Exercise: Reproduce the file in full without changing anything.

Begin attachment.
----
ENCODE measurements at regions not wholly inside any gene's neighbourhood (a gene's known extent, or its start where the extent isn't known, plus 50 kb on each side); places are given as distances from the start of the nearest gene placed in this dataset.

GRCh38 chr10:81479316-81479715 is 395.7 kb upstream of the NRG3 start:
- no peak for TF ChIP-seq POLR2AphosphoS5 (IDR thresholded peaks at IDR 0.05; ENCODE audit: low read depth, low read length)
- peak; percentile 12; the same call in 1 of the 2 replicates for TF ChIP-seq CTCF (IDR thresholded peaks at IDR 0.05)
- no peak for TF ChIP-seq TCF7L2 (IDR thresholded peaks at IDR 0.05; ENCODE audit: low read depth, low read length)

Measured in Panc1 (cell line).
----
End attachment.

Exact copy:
ENCODE measurements at regions not wholly inside any gene's neighbourhood (a gene's known extent, or its start where the extent isn't known, plus 50 kb on each side); places are given as distances from the start of the nearest gene placed in this dataset.

GRCh38 chr10:81479316-81479715 is 395.7 kb upstream of the NRG3 start:
- no peak for TF ChIP-seq POLR2AphosphoS5 (IDR thresholded peaks at IDR 0.05; ENCODE audit: low read depth, low read length)
- peak; percentile 12; the same call in 1 of the 2 replicates for TF ChIP-seq CTCF (IDR thresholded peaks at IDR 0.05)
- no peak for TF ChIP-seq TCF7L2 (IDR thresholded peaks at IDR 0.05; ENCODE audit: low read depth, low read length)

Measured in Panc1 (cell line).